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What Are the Different Types of Harassment Training?

A man harassing a woman.
A boss yelling at an employee.
Article Details
  • Written By: C. Webb
  • Edited By: Jenn Walker
  • Last Modified Date: 03 April 2014
  • Copyright Protected:
    2003-2014
    Conjecture Corporation
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Harassment training exists for all types of harassment, including sexual harassment, ethnic harassment and bullying. Common places for harassment to occur include the workplace and the classroom. It is important to be proactive and provide training aimed at eliminating harassment, as it has a negative impact on the people involved and the overall image of the company or school.

Sexual harassment training educates attendees that sexual harassment is about power and gender discrimination. It includes unwanted touching, remarks with sexual undertones and sexually explicit email or photographs. Typically, this type of harassment training asks the group to try to explain why it happens and how it can affect the victim. The training facilitator will also discuss the potential economic impact of sexual harassment, as can occur if the victim files a civil suit against the school or company. In addition, a victim may lose time from work to avoid the harasser, which also can cost the company money while it pays for replacement workers.

The training for sexual harassment awareness should encourage participants to report harassment incidents whether they are victims or merely observers of its occurrence. It also encourages employers and educators to establish a no-harassment policy. Supporting victims of sexual harassment through counseling and terminating the perpetrator's employment often are mandated across the board.

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Harassment because of one's color, gender or culture can be painful. Harassment training aimed at reducing such issues should encourage being conscious of words used. Referring to females as women is better than calling them gals, ladies or girls, for instance. Harassment training with respect to cultures should include a component about the value of cultural diversity. Educating participants about such benefits as the ability to do business across the globe can help reduce negative cultural bias in the workplace.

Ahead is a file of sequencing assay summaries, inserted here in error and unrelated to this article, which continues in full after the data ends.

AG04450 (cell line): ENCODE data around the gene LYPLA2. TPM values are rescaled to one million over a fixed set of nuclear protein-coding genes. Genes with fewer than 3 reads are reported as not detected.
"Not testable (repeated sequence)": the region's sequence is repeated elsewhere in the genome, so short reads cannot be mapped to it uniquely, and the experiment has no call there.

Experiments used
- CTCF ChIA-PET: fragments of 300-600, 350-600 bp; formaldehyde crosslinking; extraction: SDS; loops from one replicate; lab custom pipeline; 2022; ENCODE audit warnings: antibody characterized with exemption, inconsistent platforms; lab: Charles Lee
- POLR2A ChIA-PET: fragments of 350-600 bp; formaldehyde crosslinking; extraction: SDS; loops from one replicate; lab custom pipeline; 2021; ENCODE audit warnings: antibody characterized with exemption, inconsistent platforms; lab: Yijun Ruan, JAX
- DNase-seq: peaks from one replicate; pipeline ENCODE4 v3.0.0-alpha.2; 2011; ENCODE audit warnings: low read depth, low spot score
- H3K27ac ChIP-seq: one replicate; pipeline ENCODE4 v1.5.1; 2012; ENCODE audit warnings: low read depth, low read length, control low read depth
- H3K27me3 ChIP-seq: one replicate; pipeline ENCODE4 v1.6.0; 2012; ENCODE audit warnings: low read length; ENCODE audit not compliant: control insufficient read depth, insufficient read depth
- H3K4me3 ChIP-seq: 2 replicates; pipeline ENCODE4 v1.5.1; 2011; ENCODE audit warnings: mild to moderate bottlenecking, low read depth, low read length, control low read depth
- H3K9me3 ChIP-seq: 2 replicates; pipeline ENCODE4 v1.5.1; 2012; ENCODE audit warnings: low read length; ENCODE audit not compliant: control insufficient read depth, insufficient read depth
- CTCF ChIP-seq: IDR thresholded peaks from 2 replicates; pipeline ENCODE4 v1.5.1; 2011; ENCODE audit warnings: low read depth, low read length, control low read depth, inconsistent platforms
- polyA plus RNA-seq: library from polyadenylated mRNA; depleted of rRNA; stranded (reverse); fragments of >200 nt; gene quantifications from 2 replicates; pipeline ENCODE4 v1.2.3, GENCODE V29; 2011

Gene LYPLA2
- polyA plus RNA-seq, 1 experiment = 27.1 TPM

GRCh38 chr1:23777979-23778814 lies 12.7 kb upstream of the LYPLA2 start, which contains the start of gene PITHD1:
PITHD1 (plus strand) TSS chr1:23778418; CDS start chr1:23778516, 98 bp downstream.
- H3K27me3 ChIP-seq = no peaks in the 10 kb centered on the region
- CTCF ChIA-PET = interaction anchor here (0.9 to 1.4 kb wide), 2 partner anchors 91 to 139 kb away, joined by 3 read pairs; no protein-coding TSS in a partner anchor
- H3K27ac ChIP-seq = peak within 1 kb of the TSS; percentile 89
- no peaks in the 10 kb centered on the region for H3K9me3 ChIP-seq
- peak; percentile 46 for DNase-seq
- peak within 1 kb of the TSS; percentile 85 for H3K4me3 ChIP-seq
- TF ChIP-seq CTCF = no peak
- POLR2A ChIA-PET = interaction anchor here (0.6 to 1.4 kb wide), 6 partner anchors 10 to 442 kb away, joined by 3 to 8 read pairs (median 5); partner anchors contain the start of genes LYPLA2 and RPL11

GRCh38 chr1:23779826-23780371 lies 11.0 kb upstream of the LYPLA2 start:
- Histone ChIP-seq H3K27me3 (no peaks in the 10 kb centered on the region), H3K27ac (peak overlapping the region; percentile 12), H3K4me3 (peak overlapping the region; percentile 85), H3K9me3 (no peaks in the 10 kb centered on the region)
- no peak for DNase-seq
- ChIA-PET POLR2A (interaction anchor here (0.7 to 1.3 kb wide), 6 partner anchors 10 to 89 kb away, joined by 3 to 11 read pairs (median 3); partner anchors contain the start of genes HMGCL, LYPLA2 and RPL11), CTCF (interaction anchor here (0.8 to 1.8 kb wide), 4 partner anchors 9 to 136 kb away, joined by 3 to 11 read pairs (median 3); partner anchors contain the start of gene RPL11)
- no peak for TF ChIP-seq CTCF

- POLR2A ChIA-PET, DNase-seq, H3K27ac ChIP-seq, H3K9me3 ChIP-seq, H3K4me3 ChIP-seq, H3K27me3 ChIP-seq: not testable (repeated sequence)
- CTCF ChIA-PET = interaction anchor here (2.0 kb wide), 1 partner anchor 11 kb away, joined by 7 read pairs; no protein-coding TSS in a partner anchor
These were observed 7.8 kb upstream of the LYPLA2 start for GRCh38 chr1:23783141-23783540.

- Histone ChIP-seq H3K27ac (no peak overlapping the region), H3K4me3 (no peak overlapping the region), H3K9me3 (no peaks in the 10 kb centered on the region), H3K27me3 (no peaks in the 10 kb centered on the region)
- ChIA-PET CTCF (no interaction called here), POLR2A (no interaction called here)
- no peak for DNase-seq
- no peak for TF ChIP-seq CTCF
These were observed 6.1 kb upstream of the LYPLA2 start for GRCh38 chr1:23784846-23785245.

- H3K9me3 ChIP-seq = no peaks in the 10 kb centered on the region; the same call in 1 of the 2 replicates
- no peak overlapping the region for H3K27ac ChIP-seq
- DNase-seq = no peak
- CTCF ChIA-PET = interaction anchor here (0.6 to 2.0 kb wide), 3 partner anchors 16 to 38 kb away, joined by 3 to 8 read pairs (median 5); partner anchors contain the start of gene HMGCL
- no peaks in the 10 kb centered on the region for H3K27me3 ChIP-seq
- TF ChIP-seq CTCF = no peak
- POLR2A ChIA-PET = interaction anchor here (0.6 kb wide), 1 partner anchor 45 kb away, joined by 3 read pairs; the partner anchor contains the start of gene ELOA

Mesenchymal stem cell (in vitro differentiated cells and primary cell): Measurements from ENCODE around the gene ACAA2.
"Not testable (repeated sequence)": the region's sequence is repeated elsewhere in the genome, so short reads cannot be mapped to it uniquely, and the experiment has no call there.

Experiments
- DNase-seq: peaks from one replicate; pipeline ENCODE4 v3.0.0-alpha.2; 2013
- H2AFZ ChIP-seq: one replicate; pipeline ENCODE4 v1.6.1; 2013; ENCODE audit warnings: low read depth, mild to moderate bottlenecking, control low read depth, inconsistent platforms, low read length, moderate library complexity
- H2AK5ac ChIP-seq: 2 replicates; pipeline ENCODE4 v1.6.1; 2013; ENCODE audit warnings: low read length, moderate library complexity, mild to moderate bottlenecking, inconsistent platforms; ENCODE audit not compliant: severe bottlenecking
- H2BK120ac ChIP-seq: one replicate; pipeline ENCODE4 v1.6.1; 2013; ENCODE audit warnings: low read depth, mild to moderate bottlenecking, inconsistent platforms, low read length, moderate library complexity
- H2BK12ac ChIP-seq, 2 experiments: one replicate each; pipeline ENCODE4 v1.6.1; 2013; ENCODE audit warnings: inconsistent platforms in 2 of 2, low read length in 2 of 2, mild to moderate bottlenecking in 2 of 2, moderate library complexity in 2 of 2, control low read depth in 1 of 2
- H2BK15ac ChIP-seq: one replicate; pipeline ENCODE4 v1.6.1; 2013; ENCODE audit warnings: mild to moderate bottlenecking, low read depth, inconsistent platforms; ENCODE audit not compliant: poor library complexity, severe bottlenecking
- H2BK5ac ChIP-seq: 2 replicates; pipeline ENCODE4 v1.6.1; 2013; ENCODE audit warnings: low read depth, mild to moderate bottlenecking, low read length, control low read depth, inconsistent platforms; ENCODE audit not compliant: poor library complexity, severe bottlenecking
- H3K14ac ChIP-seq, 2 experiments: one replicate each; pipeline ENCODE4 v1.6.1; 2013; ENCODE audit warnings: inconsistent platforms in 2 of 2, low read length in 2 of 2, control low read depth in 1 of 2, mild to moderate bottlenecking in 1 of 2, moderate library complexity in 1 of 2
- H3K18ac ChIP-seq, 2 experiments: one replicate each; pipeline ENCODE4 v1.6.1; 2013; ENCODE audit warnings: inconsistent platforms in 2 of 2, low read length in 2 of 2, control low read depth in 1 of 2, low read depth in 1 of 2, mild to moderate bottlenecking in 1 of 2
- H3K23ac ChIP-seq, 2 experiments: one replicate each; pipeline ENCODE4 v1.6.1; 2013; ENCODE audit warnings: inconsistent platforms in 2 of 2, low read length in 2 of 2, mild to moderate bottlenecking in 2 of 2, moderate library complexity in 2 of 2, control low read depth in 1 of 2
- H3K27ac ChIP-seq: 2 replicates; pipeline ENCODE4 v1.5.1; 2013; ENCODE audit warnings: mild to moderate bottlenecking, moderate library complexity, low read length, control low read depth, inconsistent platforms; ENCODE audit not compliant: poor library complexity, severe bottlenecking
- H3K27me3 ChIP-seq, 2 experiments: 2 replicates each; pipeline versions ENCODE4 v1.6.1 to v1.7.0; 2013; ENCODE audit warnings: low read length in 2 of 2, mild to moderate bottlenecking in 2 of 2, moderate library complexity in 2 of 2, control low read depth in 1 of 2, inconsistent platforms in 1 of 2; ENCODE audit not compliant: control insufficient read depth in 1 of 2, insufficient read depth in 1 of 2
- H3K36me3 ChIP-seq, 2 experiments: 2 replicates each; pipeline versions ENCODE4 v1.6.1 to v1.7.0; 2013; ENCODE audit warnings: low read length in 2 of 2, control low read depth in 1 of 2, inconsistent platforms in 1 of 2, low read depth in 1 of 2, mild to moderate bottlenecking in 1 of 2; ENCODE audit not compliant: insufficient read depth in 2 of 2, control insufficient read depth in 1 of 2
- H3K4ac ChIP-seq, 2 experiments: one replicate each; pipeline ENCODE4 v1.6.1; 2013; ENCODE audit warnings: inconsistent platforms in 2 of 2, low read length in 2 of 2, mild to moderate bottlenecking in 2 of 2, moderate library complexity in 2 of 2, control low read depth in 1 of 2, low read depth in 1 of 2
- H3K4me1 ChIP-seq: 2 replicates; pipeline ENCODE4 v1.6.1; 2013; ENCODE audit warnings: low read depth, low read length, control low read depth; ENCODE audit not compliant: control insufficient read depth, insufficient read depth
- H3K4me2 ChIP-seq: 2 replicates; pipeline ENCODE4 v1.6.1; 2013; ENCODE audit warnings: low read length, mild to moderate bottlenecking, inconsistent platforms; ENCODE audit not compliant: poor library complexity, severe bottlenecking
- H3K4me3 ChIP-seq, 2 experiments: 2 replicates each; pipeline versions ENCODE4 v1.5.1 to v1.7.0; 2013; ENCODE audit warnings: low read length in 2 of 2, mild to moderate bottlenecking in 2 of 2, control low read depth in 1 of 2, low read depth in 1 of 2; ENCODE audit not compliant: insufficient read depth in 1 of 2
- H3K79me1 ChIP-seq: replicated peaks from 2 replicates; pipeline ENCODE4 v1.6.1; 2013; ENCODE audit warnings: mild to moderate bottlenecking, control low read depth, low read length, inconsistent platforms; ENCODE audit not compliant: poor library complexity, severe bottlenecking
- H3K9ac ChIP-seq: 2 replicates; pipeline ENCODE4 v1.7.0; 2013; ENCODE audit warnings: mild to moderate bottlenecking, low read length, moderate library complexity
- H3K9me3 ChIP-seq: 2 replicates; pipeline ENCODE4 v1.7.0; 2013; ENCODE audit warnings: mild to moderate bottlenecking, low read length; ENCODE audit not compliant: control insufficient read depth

Bullying includes physical altercations, verbal abuse and efforts to ostracize others. Harassment training designed to eliminate bullying should include the potential legal ramifications of such acts. Many regions have criminal laws pertaining to bullying and perpetrators can be incarcerated. In training about bullying, verbal intimidation should also be part of the curriculum. This type of training can be particularly useful in schools — for students, teacher and parents. It typically should include instruction on how to handle a bullying situation as well, from all perspectives.

In all types of harassment training, company or faculty representatives should be given a set of guidelines to use when they return to work. Posting the policy also may be a good idea. A plan of action giving victims steps to follow when filing a complaint should be clearly displayed at the job or school site as well. The chain of command also should be detailed before the problem occurs. Members of management or faculty should attend harassment training so they can learn the different types of harassment and gain the skills needed to accurately convey information to their employees or students.

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